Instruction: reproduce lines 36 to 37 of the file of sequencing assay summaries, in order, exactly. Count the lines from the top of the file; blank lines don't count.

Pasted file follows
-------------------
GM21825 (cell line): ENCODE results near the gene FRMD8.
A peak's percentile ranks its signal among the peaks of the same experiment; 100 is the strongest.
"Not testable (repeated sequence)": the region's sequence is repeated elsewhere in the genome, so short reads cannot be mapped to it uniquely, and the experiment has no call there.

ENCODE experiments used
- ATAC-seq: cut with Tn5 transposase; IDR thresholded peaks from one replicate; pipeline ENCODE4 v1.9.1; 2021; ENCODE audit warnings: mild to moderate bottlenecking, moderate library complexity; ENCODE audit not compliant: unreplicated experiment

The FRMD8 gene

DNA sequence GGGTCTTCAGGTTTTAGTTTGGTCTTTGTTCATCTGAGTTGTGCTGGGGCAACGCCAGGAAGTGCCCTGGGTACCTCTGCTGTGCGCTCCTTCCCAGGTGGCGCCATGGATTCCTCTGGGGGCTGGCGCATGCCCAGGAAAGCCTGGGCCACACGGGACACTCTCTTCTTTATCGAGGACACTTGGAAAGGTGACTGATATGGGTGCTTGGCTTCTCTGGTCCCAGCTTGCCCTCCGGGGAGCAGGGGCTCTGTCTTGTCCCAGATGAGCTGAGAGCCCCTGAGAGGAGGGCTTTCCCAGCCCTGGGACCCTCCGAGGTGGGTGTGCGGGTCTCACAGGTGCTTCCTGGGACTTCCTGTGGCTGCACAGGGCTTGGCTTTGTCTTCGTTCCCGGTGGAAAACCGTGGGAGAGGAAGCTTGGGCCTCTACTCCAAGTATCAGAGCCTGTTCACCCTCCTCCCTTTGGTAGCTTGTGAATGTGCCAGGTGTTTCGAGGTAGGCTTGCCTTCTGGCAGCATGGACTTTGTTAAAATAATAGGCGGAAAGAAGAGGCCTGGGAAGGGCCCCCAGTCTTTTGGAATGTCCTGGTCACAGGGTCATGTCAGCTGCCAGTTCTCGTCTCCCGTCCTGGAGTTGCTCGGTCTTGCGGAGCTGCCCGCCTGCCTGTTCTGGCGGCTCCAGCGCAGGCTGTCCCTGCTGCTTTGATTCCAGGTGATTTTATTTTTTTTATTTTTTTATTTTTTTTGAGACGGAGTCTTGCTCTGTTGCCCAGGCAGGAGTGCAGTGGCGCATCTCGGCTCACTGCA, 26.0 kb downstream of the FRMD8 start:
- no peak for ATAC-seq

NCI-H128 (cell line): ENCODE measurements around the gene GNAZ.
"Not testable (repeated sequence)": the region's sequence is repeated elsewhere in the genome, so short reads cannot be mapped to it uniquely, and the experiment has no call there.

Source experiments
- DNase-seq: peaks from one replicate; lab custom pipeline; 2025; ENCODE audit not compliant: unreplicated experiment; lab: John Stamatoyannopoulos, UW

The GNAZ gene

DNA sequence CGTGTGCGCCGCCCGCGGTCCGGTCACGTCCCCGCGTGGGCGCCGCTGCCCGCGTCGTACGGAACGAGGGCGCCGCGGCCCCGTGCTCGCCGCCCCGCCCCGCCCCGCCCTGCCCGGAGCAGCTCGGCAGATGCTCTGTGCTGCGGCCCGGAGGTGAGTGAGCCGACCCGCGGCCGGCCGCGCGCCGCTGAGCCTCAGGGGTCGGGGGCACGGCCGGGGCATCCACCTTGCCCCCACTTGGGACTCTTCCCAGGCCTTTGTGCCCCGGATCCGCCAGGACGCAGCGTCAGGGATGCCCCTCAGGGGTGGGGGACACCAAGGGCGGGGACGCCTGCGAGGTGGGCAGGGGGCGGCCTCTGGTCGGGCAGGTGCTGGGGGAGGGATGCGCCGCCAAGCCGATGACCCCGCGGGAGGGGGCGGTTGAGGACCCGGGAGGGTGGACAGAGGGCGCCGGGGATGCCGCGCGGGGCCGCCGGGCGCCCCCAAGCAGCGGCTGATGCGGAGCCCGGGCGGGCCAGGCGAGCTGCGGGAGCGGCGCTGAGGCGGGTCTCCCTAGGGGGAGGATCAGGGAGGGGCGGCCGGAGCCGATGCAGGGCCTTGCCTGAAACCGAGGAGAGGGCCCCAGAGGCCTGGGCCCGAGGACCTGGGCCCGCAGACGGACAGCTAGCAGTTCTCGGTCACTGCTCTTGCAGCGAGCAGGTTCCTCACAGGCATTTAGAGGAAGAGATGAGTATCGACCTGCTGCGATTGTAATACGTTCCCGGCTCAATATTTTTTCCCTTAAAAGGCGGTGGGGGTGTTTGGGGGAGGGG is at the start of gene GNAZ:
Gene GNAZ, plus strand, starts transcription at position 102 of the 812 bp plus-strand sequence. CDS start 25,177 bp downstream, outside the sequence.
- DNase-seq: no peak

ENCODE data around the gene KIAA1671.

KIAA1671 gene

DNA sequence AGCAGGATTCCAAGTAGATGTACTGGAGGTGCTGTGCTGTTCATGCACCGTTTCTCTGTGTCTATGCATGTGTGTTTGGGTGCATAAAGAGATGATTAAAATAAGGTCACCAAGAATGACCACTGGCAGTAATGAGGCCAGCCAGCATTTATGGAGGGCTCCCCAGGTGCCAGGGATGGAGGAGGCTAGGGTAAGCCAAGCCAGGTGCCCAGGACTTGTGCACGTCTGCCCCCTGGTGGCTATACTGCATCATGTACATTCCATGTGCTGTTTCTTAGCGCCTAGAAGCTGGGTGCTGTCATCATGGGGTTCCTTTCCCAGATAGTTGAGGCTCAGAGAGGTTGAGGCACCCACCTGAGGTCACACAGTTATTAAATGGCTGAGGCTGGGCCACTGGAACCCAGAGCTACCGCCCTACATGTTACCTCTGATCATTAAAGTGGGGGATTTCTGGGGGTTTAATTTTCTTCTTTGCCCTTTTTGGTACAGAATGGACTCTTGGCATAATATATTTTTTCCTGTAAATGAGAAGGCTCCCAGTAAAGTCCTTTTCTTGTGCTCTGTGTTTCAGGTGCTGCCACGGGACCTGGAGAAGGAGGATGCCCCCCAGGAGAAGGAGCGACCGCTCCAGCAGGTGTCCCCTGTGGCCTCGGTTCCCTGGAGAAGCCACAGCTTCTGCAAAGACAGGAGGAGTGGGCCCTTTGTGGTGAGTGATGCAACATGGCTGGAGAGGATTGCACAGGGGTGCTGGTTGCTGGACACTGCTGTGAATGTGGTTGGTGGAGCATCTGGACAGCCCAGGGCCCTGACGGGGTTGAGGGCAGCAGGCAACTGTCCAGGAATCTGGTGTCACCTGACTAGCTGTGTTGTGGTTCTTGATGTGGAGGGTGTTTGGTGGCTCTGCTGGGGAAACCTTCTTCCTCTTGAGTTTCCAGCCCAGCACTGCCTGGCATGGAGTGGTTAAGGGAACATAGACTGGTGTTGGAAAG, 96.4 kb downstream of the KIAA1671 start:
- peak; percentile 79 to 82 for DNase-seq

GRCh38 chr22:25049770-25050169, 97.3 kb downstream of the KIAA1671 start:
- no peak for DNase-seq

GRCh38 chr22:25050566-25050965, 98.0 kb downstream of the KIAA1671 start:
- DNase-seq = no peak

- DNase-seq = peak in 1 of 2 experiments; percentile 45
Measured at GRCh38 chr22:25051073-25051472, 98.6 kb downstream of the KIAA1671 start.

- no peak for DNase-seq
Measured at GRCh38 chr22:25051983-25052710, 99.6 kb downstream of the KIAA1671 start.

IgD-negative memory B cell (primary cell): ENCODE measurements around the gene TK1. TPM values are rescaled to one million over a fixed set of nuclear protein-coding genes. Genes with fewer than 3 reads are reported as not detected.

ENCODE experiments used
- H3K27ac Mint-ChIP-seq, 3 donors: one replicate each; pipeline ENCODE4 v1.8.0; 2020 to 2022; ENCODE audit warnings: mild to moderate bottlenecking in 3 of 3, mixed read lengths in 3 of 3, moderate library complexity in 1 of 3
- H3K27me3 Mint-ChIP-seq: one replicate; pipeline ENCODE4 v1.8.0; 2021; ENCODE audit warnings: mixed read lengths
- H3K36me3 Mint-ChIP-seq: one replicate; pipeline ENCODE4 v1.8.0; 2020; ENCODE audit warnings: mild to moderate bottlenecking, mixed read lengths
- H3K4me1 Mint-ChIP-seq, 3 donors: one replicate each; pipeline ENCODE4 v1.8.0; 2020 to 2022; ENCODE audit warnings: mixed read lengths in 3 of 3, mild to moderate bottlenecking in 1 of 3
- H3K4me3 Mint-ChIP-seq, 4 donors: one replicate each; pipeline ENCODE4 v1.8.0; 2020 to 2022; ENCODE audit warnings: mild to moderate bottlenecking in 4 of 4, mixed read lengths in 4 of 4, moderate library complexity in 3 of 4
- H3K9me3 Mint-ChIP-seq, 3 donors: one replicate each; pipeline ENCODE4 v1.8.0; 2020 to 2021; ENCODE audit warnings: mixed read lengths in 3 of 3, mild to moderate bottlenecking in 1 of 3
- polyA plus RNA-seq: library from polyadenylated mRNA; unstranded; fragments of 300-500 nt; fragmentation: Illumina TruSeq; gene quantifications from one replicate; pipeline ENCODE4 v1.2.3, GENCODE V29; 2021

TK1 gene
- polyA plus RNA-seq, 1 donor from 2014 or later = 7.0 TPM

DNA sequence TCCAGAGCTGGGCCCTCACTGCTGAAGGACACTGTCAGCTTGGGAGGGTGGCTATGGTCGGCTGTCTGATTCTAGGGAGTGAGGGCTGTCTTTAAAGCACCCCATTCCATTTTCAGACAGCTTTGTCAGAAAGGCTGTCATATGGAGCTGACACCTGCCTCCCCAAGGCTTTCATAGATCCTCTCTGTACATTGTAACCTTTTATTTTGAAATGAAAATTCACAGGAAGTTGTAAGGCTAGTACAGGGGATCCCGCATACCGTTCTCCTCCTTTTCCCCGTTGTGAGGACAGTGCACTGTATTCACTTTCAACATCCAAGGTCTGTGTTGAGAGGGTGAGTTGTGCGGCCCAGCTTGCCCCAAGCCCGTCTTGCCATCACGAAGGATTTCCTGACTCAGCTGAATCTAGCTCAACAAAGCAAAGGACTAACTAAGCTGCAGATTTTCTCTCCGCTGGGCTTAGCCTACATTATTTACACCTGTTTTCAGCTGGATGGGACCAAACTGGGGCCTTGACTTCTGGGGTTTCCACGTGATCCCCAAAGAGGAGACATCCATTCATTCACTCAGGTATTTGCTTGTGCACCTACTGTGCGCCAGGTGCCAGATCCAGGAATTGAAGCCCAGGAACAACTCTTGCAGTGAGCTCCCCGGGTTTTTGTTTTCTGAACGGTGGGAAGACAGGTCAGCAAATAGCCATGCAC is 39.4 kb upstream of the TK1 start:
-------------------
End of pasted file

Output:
- H3K9me3 Mint-ChIP-seq, 3 donors: one replicate each; pipeline ENCODE4 v1.8.0; 2020 to 2021; ENCODE audit warnings: mixed read lengths in 3 of 3, mild to moderate bottlenecking in 1 of 3
- polyA plus RNA-seq: library from polyadenylated mRNA; unstranded; fragments of 300-500 nt; fragmentation: Illumina TruSeq; gene quantifications from one replicate; pipeline ENCODE4 v1.2.3, GENCODE V29; 2021